A data analyst can also develop tools for updating data by using automatic refreshing tools. They also develop KPIs to measure performance. As a final step, they record what they do to ensure that other users of the data can conveniently interpret the models they created.

The skills required of a data analyst are similar to those of a data engineer. It is common for them to be proficient in Excel, SQL and Power Query. Data analysts can transform data more quickly and easily with the Excel add-on, Power Query. Analyses, metrics, dashboards, and visual representations can be created with programs such as Power BI, Power Pivot and Tableau.

3. Data Visualization Specialists

Business leaders can identify key issues by using dashboards and visuals created by data visualization specialists. The results of data analysis are often visualized to emphasize key metrics, figures, and trends.

They can also build dashboards that combine visual representations of the data and enable users to easily find more detailed information or additional details by querying the data presentations. The responsibility of developing and presenting reports to business decision-makers or other relevant personnel may fall to either data analysts or data visualization specialists.

The skills needed by data visualization specialists are similar to those required by data analysts. They usually have skills and expertise in softwares like Power Pivot, Excel, Tableau and Power BI.

Related: Complete Guide to Business Intelligence (BI) Certification

Educational Pathway to Specialising in Business Intelligence

The most common degree requirement for prospective BI Analysts is a bachelor's degree in business management or computer science. Communication skills and an understanding of the demands of the industries you will work in are also essential.

Experts in Business Analytics may also be required to have knowledge about some additional computer program certifications or languages by some employers. There is usually an examination involved in obtaining these certifications.

If you don’t have a proper degree, you can compensate for it by multiple certifications and experience as an intelligence analyst.

Entry-level Jobs for BI Experts

Analysts working in junior positions will be responsible for tasks of low-to-medium complexity within an organization's functional areas. They will be providing BI support to the organisation as a part of a larger team.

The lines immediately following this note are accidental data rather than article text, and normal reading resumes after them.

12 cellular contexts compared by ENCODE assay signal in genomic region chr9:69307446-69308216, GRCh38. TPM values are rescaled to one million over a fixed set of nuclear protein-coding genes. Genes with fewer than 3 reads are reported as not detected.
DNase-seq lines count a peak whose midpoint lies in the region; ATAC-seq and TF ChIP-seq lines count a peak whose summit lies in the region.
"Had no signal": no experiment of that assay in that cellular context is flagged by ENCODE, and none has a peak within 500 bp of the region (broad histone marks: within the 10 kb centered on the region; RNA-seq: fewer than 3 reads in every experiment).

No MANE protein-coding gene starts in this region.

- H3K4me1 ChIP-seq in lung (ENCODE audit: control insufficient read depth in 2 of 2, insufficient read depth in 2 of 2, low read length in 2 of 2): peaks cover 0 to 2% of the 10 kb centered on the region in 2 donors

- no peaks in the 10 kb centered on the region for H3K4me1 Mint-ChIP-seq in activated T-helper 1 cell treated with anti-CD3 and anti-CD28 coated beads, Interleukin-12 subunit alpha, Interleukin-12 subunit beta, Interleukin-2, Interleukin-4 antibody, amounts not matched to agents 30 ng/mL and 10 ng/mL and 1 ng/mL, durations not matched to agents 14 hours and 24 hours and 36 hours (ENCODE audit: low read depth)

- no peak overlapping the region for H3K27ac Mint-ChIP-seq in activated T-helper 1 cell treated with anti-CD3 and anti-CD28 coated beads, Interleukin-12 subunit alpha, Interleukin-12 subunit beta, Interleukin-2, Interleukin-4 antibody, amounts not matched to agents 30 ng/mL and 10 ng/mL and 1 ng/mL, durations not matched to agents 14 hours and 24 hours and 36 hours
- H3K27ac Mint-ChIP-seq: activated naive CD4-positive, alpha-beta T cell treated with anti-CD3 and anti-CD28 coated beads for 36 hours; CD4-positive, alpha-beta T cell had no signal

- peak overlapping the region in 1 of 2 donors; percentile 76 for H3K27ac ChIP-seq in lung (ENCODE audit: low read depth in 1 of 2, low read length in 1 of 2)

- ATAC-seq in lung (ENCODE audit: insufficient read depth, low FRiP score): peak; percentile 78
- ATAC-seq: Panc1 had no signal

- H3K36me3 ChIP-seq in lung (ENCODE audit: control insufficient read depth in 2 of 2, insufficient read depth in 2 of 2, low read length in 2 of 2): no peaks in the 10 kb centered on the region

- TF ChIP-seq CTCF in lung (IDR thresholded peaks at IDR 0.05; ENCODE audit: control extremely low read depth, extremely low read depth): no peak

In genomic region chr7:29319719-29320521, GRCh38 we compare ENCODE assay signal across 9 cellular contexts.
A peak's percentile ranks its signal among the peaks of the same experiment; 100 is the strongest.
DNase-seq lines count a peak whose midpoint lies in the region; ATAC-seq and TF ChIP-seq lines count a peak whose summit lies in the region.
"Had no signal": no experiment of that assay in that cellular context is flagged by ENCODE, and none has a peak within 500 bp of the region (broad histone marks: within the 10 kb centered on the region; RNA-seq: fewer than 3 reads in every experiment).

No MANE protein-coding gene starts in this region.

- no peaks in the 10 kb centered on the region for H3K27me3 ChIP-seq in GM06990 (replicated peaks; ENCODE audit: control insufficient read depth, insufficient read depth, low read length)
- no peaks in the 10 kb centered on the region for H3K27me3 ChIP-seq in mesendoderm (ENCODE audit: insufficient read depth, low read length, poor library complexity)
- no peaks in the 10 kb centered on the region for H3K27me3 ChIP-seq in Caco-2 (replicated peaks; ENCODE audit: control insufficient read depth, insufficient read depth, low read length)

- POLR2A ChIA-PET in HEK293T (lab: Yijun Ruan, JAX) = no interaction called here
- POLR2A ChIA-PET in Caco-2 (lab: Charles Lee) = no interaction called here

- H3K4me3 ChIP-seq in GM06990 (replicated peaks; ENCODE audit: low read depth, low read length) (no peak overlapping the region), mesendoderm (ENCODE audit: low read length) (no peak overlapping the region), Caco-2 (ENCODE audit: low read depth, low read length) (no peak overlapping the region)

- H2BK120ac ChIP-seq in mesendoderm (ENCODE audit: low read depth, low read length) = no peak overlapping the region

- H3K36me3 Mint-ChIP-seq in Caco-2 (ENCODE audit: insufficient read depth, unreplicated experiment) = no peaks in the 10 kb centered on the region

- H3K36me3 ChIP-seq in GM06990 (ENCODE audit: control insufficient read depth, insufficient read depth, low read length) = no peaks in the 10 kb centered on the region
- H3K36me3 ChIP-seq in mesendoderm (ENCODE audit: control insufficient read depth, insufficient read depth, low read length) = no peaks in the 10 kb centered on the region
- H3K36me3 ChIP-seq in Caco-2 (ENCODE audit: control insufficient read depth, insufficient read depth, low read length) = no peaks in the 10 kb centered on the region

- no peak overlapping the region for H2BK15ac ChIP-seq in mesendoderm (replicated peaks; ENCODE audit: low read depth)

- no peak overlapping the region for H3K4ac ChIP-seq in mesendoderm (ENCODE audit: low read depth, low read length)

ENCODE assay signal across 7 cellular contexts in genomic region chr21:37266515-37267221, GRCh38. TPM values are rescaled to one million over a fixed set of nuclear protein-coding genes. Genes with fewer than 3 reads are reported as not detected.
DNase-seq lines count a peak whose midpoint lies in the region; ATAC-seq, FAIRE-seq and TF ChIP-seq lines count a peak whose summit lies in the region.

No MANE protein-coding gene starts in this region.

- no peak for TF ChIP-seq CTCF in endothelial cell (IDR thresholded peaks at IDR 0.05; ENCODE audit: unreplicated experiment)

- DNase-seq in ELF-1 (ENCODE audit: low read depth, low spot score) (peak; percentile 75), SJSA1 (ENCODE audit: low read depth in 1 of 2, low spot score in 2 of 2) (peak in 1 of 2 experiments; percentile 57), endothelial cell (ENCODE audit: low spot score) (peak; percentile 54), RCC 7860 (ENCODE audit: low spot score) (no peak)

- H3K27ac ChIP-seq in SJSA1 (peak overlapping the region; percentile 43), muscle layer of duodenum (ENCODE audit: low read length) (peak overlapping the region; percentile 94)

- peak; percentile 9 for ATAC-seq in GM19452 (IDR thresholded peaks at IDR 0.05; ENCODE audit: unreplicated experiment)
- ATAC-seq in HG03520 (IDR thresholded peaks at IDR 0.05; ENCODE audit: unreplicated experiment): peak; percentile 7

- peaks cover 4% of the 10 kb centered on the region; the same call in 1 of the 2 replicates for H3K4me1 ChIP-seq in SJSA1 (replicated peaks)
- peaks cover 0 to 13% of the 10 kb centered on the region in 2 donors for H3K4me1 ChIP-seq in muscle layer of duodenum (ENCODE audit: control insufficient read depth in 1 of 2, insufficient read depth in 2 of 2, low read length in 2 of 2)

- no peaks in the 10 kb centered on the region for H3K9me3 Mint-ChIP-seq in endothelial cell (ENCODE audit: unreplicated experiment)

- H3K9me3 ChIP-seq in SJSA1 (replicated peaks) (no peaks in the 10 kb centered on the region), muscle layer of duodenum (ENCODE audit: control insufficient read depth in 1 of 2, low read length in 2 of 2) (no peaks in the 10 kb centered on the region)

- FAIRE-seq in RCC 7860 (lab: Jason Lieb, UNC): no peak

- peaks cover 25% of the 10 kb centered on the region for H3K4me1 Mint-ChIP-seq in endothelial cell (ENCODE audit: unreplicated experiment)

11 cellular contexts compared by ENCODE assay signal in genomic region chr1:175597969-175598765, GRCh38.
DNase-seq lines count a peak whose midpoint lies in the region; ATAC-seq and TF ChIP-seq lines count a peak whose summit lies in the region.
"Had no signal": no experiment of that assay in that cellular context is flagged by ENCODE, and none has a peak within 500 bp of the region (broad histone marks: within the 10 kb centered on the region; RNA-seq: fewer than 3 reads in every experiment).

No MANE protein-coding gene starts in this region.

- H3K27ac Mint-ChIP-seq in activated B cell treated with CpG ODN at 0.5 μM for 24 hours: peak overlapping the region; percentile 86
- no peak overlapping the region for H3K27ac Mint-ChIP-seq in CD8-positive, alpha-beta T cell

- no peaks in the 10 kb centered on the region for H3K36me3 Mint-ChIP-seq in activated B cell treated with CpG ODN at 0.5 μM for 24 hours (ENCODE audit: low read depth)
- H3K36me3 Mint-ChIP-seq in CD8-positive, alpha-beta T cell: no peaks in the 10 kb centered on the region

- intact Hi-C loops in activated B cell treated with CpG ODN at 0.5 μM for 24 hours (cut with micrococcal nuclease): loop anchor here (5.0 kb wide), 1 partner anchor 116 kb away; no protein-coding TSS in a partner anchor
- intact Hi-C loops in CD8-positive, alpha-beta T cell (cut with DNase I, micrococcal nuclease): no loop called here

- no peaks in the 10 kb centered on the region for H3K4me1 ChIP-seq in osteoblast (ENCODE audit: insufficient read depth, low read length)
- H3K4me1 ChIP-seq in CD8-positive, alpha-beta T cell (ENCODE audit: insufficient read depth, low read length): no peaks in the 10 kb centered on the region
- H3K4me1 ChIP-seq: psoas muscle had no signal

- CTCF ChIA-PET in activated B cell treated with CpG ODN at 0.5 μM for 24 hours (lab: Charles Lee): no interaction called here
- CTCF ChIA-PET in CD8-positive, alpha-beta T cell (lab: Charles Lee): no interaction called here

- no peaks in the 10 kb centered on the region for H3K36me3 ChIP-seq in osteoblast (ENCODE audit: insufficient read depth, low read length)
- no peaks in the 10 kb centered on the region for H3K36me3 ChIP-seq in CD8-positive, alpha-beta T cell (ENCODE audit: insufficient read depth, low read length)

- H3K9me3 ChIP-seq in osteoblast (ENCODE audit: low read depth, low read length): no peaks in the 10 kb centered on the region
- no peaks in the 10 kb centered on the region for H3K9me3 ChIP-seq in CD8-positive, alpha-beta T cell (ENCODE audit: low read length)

Junior Developers will develop and maintain BI solutions. They use reports and data visualization tools to present information based on data queries crafted and executed upon request.

They work closely with BI Analysts, Developers, customers, and internal departments to fine-tune BI-based platforms, processes, and tools. These tools must also be implemented strategically on an ongoing basis.

Career Paths for Business Intelligence Analyst

As you progress in your career as a BI expert, you will climb the ranks in your company and gain more responsibilities. Eventually, you will be able to direct, lead, and organise workstream projects and implement new BI software systems and tools. You can also move into consultancy roles where you can get faster advancement, ability to play many roles, better pay and a lot of learning potential. 

Trainings and Certifications for BI Experts

professionals looking to advance their careers can choose from a wide range of certifications and training programs. microsoft’s mcsa : bi reporting, ibm certified designer: ibm cognos analytics author v11, and mcsa: sql 2016 bi development are some certifications you can go for. there are also come conferences that can be a good way to stay updated on the latest trends and advancements in the industry you work in. 

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Avni Singh

Avni Singh has a PhD in Machine Learning and is an Artificial Intelligence developer, researcher, practitioner, and educator as well as an Open Source Software developer, with over 7 years in the industry.